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HEALING A WOUNDED COUNTRY - Par : Paul McPhun and Kevin Coppock, in Policy Options

mardi 6 avril 2010 par William Toussaint

The independent medical humanitarian organization Médecins Sans Frontières/
Doctors Without Borders has been providing health care in Haiti for 19 years. After
the earthquake hit, its regular cadre of 800 field staff in Port-au-Prince quickly
expanded to 3,400 people working in 26 hospitals and clinics. Two representatives
from the organization explain why restoring Haiti’s health care system to what it was
before the quake would be a travesty — because Haitians deserve so much better.
Paul McPhun and Kevin Coppock offer some ideas for how to get it right this time.

Il y a maintenant 19 ans que l’organisme humanitaire indépendant Médecins sans
frontières fournit des soins médicaux en Haïti. Au lendemain du séisme, il a
rapidement augmenté son effectif de terrain de 800 à 3 400 personnes, qui
travaillent actuellement dans 26 cliniques et hôpitaux de Port-au-Prince. Deux de
ses représentants expliquent ici qu’il serait dérisoire de rétablir le système de santé
tel qu’il l’était avant le séisme, puisque les Haïtiens méritent beaucoup mieux. Paul
McPhun et Kevin Coppock proposent quelques idées visant à créer cette fois un
système de santé digne de ce nom.

The immediate emergency phase may be over, but the
long-term work is just beginning, and it’s no less an
emergency,” warned Karline Kleijer, Médecins Sans
Frontières (MSF) head of mission, a mere seven weeks after
the January 12 earthquake. The future remains uncertain for
essential health care in the affected region of Haiti.

Before the catastrophe, more than half of the Haitian
population could not afford health care. More than 70 percent
of them were reported to be living on less than US$2
per day. The capital, Port-au-Prince, a city of 3.5 million
people, with many living in slums, had 21 public health
facilities and only four hospitals. These fee-for-service facilities
lacked medical staff, equipment and supplies. Haiti’s
health care system before the earthquake was insufficient to
address the basic medical needs of the population in Portau-
Prince. Now, in the aftermath of the earthquake, the
level of medical need has increased dramatically.

As we write this Policy Options article, more than two
months after the cataclysm, many of the smaller medical
organizations have left or are leaving. MSF sees a limited,
and certainly inadequate, response to providing basic shelter
to the displaced. Reflecting back on the aftermath of previous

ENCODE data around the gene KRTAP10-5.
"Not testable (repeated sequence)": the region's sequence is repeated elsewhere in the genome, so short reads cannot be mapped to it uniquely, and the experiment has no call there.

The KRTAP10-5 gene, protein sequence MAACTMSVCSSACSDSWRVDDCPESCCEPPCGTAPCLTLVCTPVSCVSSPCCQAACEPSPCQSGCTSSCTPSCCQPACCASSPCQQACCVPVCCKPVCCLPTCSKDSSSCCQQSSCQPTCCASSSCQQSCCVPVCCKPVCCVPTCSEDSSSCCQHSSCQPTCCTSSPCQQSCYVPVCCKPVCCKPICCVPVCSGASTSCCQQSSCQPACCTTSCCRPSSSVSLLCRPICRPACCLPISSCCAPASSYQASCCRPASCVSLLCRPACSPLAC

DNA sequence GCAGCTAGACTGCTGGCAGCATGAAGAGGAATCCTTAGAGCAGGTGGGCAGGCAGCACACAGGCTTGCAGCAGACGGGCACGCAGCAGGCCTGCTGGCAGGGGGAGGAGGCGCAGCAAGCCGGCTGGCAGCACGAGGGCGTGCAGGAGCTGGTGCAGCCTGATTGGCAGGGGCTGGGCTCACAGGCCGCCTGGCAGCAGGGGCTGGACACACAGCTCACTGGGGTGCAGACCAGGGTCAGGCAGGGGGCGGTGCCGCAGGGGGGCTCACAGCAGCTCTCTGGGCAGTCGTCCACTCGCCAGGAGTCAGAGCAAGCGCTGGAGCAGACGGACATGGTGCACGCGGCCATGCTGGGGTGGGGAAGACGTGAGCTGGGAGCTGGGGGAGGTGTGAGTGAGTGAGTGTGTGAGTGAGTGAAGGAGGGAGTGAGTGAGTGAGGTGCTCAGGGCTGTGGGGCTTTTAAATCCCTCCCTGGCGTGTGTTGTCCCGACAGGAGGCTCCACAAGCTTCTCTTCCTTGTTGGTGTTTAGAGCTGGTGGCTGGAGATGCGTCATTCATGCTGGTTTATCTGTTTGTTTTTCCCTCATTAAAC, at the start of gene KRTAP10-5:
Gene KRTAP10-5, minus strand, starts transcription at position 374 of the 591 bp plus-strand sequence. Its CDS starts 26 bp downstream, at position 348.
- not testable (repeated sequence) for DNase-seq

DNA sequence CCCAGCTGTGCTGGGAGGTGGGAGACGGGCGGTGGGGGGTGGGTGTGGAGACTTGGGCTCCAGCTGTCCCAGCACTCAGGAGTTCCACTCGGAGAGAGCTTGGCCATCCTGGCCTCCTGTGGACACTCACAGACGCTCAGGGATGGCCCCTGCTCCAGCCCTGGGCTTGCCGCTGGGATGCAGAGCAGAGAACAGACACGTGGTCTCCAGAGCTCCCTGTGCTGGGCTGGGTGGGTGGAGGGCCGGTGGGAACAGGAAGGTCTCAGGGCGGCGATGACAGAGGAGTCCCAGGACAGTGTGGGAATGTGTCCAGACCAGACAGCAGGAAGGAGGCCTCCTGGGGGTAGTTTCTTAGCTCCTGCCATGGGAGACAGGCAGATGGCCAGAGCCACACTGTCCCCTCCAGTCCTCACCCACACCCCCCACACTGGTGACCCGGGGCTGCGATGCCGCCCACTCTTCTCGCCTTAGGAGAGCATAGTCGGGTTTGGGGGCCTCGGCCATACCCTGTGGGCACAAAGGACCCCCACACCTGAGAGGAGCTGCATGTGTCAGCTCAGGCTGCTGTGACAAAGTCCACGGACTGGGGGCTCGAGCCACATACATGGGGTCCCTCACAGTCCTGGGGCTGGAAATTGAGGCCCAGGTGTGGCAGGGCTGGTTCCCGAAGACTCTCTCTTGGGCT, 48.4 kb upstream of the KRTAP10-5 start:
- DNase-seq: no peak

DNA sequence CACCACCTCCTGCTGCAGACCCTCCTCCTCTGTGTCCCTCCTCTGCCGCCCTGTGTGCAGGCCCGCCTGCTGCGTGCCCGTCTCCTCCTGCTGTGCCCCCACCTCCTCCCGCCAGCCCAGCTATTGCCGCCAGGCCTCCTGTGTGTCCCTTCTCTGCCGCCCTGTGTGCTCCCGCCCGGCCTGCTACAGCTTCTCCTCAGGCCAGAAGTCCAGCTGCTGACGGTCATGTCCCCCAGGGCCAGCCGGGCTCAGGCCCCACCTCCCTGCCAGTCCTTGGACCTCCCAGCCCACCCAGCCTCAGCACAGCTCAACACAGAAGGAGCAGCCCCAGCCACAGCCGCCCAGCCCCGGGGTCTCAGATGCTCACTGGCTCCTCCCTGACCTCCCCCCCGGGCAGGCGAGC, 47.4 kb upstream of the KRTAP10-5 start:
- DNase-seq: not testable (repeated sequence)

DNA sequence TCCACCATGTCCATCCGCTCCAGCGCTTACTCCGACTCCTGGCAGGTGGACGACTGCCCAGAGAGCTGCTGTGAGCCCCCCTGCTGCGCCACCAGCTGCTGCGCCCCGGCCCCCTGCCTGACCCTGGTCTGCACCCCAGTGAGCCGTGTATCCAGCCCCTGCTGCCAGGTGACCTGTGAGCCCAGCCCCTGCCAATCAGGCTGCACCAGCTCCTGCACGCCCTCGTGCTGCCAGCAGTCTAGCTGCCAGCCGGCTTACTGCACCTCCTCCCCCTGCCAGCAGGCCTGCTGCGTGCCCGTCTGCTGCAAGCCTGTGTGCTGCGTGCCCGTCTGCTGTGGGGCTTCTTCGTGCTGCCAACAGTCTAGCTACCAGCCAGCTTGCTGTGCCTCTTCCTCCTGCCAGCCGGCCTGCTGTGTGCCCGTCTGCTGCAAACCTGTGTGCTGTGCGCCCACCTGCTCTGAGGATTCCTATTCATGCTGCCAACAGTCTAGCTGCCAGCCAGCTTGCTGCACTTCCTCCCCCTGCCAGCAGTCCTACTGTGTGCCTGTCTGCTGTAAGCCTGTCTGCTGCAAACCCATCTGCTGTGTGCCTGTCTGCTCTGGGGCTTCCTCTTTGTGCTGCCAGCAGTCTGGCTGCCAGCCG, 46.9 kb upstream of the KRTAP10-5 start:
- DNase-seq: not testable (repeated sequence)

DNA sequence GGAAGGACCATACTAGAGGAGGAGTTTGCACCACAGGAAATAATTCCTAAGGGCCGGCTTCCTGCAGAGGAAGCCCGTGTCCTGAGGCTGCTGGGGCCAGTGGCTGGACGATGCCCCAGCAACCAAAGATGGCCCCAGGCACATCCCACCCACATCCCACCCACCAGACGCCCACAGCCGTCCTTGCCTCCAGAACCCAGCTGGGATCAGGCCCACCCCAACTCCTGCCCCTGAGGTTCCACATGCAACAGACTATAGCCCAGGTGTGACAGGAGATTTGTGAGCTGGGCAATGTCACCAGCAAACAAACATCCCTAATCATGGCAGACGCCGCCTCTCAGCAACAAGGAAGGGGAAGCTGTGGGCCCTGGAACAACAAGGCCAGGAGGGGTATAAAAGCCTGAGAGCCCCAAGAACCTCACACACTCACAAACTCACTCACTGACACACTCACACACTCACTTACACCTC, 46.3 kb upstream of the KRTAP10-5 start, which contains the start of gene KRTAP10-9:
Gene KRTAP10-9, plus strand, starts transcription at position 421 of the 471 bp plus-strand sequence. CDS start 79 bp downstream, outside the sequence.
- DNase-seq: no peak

natural disasters in Haiti leaves us far less convinced
than others who see the outpouring of global compassion
for earthquake victims as an indicator that everything will
turn out for the better in the end.

Will there be sufficient medical capacity to deal with
the large numbers of patients requiring postoperative care, specifically rehabilitative and psychological care, over a
longer period ? How many Haitians will suffer from living in
inhumane, undignified living conditions in overcrowded
and violent camps without access to adequate shelter and
sanitation ? Will many of Haiti’s displaced experience a second
traumatic displacement when the hurricane season
slams them in June ? Will there be enough medical capacity,
after six months to one year, to deal with the normal levels
of medical emergencies experienced by cities of this size ?

MSF medical teams already in Haiti on the night of the
earthquake faced extreme conditions : severe injuries, small
fires burning, corpses on the streets, frantic crowds searching
desperately for buried loved ones and widespread levels
of physical devastation. The wounded poured into MSF’s
makeshift hospitals on the streets. Our staff struggled to
treat the influx, while at the same time trying to locate their
own colleagues and families, many trapped in rubble.

The first phase of the medical response with mass casualties
lasted about 10 to 14 days. Several MSF hospitals
were severely damaged. Survivors pulled patients and other
staff — both dead and wounded — from the rubble. La Trinité
trauma centre collapsed with patients and staff inside, including
our most senior surgeon, Erick Edouard, who was one of
the seven MSF employees killed in the quake. The Maternité
Solidarité emergency obstetrics hospital managed by MSF
Canada was rapidly evacuated as it was on the brink of collapse.
Babies don’t stop being born when disaster hits, and more than a few were delivered outside that night amid the chaos.

Read more : click here

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6 avril 2010
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